This is where The Boxer truly shines, and what gets people loving it. The art may be great on its own merit, the characters, as amazing as I feel they are, may be depicted in ways that some people have issue with, and the story itself might not be to some people’s tastes, but the consistency with which JH structures his story, with which he crafts messages for the reader, with which he conveys particular feelings…
To be honest, on Webtoon, it’s unparalleled.
The consistency of the themes of the story is what gets the reader to understand what JH is aiming to accomplish. So clearly, with its use of imagery, with its placement of particular story elements, The Boxer conveys a variety of messages; from the value and worth of perseverance, the extent to which depravity exists in the world, the feeling of being overwhelmed in the midst of tragedy…
Out of everything in The Boxer, I think its consistency as a story from beginning to end is what I’d argue is its largest objective strength. Some of those themes may not be to some people’s liking, being, to some extent, steeped in religious and philosophical imagery, but I don’t think it can be argued that such themes were conveyed exceptionally well.
5. Personal Enjoyment
Now, I have to state a little bit of my bias here; I enjoy this Webtoon a LOT, and I’m not alone in this opinion; but it is a story that can be a bit divisive in this regard.
As someone who is hoping to tell stories of his own someday, I personally admire the way in which The Boxer puts together its own messages, and I think, for people who appreciate the intent of the author, there is a lot to see here.
That said, there are a lot of themes and characters here that speak to particular issues, and explicitly explores topics that some might not care for. Hence, for some people, The Boxer is a masterpiece; for others, it’s a tad overrated, unable to reach the heights of other Webtoons that do other things better.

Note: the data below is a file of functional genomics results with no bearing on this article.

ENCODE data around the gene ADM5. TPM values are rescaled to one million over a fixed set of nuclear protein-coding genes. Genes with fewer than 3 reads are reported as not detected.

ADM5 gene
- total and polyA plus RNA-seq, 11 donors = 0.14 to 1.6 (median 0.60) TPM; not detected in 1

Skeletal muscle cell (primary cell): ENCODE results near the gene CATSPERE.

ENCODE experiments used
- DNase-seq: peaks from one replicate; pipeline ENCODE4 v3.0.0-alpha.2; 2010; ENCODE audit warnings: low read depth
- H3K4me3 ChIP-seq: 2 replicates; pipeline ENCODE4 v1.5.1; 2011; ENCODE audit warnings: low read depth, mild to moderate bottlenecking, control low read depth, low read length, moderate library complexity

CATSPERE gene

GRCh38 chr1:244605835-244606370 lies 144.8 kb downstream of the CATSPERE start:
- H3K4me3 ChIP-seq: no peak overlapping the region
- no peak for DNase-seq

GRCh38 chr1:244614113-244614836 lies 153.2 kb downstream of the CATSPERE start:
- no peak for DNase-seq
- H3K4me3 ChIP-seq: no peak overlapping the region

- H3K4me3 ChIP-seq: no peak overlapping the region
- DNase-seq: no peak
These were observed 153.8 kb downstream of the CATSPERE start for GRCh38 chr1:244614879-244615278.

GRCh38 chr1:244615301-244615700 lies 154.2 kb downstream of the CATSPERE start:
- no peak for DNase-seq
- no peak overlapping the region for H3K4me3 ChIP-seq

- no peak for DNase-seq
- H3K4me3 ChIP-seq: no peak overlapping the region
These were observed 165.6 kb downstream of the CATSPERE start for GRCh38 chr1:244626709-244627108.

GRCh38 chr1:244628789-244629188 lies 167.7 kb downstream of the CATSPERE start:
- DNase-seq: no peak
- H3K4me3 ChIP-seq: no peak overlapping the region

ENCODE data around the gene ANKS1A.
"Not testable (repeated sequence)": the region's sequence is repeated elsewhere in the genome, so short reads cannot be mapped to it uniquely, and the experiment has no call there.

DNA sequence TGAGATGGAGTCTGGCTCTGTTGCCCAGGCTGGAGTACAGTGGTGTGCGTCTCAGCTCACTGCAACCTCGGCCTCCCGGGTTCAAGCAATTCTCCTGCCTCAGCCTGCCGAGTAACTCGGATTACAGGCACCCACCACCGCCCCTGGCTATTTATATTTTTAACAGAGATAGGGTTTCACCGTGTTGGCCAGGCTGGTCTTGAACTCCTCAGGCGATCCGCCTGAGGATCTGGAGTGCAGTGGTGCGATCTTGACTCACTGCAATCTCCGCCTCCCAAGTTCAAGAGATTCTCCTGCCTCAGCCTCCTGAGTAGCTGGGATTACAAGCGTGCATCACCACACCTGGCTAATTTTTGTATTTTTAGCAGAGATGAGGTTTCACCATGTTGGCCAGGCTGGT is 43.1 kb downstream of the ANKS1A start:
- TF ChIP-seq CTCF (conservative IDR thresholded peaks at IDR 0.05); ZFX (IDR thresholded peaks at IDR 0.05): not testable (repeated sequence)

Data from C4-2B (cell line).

However, for myself, I enjoyed it. It encouraged me, and provided a hopeful look at a world that can undoubtedly be terribly dark – and with everything there is to worry about in the world nowadays, I think I needed that.
Personal Enjoyment: 9.75/10
The Boxer by JH is a powerful work, capable of touching people to their core. It is certainly not for everyone, but I think that even from a technical level, it is a very interesting work to consider.
What I will end with is this: The Boxer received an award in Korea recently, the “Today’s Our Manhwa” Award, being argued to be a very important work, one that has broken the boundaries of sports manhwa, and manhwa as a whole, with its action, and its message. It’s not a story just about boxing; it’s a story about life.
Suffice to say, I think I can understand why this story has been lauded with such an award; and personally, I’m willing to regard it among the best of the best.
Final Score: 9.1/10
- You are feeling in the mood for a philosophically/theologically minded action series.
- You like getting to see the perspectives of different characters.
- You like or appreciate boxing – but want a stronger story to be told beyond the action.
- You are fine with (or would appreciate) religious imagery/messages.
If you read through this review, or have any other thoughts on The Boxer yourself, please, leave a comment, like the post! Heck, if you have any recommendations for other Webtoons, let me know – I’m always on the lookout for a new story to invest into!